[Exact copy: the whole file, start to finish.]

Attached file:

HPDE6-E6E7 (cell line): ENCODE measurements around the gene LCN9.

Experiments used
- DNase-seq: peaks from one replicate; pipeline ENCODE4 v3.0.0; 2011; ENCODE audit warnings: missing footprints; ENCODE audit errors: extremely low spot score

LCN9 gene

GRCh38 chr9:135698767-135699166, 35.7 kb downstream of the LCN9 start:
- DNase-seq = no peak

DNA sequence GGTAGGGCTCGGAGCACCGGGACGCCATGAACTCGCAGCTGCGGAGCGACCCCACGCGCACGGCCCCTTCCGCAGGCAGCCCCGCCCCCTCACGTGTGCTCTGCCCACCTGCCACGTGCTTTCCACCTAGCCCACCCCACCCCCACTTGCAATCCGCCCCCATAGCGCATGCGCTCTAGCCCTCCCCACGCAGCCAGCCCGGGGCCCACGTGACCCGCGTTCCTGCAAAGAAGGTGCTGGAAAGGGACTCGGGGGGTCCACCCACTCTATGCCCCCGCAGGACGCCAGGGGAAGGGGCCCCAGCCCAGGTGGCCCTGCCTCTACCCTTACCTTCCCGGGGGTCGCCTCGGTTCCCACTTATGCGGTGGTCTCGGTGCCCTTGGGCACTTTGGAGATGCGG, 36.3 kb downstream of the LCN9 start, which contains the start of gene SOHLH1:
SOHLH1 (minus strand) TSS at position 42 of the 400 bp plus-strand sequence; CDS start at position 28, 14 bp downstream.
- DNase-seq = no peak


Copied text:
HPDE6-E6E7 (cell line): ENCODE measurements around the gene LCN9.

Experiments used
- DNase-seq: peaks from one replicate; pipeline ENCODE4 v3.0.0; 2011; ENCODE audit warnings: missing footprints; ENCODE audit errors: extremely low spot score

LCN9 gene

GRCh38 chr9:135698767-135699166, 35.7 kb downstream of the LCN9 start:
- DNase-seq = no peak

DNA sequence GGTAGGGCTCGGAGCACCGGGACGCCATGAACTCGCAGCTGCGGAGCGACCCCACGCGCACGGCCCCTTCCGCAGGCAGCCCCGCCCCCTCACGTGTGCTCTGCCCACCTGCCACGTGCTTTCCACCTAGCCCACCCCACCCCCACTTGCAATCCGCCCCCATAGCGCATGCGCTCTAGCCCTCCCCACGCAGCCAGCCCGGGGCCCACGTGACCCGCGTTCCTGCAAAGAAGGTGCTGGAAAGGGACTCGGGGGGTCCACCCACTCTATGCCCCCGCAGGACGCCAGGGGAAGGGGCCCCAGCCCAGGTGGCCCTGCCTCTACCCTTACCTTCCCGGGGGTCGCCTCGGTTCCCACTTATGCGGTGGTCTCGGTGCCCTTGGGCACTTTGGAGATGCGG, 36.3 kb downstream of the LCN9 start, which contains the start of gene SOHLH1:
SOHLH1 (minus strand) TSS at position 42 of the 400 bp plus-strand sequence; CDS start at position 28, 14 bp downstream.
- DNase-seq = no peak